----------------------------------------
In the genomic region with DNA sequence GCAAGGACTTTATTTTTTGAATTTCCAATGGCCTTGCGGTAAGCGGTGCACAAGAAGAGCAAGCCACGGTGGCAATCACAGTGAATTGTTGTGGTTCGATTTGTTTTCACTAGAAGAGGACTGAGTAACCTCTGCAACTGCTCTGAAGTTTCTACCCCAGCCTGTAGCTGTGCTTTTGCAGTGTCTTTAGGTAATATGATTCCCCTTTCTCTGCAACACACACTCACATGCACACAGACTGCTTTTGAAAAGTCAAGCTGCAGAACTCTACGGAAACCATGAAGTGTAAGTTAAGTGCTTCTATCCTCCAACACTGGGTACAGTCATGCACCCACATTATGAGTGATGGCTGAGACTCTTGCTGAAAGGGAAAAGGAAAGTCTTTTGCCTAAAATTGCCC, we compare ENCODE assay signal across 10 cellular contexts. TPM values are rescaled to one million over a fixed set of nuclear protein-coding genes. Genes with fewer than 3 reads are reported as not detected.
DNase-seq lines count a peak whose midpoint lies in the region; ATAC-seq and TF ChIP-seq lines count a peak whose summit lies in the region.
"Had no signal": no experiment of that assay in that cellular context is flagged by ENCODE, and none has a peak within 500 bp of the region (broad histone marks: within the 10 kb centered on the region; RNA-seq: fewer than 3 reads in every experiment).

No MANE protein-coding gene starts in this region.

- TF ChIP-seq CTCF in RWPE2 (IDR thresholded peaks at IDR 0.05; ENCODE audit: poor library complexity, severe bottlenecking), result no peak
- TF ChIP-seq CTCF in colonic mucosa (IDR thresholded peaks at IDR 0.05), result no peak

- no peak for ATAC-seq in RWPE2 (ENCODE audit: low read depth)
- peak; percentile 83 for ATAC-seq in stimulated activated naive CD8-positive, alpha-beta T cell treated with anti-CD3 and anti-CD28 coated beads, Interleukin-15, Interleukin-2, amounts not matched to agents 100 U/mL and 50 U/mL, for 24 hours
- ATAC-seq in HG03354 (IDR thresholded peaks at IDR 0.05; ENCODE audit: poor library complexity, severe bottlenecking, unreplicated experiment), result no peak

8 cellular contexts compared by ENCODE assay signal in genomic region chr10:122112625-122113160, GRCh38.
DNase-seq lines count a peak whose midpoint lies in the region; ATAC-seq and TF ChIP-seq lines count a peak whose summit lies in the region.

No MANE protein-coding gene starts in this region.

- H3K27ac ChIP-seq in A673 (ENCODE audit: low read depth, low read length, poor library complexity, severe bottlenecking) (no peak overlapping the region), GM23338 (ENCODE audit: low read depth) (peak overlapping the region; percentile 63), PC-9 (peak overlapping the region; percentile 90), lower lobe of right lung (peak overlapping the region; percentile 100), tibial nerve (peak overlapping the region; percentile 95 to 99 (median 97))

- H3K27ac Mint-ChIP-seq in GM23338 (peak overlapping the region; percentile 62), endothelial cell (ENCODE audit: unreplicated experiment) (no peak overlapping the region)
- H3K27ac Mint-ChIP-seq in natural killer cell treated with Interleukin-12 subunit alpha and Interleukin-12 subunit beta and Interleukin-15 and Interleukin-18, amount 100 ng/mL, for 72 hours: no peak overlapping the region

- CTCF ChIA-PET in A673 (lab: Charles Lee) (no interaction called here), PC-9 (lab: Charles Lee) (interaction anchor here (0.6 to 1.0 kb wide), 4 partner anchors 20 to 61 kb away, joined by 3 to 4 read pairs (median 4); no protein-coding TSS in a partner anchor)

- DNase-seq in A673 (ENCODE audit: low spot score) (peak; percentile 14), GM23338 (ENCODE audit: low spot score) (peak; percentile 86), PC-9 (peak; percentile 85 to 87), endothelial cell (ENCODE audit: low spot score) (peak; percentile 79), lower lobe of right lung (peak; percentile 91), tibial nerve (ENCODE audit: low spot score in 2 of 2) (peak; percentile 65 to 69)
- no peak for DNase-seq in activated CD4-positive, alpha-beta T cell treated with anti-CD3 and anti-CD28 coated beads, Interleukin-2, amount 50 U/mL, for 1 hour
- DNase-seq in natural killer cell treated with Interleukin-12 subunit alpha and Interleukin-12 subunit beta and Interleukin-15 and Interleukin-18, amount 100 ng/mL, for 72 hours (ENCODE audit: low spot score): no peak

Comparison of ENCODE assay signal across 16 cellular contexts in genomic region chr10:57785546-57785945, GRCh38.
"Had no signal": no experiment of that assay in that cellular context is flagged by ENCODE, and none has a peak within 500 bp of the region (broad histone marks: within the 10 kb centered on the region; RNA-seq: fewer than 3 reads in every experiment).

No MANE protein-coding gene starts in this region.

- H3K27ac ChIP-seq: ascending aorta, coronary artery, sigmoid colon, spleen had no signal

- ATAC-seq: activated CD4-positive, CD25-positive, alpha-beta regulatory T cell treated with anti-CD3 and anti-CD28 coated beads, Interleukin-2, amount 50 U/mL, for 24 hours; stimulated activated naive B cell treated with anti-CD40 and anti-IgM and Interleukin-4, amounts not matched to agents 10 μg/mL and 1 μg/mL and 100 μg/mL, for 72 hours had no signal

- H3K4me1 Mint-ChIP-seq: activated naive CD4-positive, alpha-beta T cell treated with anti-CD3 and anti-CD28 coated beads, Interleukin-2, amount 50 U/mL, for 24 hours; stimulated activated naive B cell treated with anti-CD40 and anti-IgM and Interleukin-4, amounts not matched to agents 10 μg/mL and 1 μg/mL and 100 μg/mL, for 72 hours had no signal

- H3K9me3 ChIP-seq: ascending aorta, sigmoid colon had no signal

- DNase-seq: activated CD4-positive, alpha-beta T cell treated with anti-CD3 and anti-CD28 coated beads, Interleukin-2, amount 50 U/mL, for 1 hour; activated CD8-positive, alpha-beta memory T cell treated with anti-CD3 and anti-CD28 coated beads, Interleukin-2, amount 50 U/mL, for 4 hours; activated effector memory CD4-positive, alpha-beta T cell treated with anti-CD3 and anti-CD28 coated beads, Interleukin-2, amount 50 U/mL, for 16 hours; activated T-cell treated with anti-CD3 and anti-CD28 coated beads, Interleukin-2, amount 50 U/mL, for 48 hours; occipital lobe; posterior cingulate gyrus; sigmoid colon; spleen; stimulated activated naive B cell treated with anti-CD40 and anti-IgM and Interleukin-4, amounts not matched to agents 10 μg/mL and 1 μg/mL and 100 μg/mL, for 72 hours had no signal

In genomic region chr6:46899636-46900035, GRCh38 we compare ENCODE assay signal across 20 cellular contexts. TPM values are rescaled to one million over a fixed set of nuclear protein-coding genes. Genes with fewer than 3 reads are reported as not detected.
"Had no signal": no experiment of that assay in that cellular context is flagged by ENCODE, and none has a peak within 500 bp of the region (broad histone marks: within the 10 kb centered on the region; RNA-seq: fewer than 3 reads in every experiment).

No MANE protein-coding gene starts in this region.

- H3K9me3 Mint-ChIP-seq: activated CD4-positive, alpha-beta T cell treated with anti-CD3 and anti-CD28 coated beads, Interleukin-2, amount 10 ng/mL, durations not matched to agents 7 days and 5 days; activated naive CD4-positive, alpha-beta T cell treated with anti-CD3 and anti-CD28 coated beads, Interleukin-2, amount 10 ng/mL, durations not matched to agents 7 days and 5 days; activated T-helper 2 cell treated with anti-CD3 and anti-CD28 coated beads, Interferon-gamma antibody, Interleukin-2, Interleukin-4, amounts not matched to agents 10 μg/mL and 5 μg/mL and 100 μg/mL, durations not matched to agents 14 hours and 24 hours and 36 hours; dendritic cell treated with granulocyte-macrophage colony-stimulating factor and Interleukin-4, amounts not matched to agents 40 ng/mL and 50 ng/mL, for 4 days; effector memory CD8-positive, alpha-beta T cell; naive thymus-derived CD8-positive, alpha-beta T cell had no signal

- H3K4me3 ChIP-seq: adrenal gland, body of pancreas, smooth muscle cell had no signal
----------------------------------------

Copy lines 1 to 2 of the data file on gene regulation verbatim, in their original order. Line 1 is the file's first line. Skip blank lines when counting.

In the genomic region with DNA sequence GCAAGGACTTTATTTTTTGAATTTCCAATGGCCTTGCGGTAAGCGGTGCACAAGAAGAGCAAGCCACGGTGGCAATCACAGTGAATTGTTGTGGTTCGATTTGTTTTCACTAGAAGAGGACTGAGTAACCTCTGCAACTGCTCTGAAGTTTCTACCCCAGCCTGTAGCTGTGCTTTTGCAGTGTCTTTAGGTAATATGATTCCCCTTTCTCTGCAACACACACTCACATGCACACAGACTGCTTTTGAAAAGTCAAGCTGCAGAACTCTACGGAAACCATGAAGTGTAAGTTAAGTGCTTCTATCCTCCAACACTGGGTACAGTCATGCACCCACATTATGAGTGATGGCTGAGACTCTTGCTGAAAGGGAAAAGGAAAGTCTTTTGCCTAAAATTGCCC, we compare ENCODE assay signal across 10 cellular contexts. TPM values are rescaled to one million over a fixed set of nuclear protein-coding genes. Genes with fewer than 3 reads are reported as not detected.
DNase-seq lines count a peak whose midpoint lies in the region; ATAC-seq and TF ChIP-seq lines count a peak whose summit lies in the region.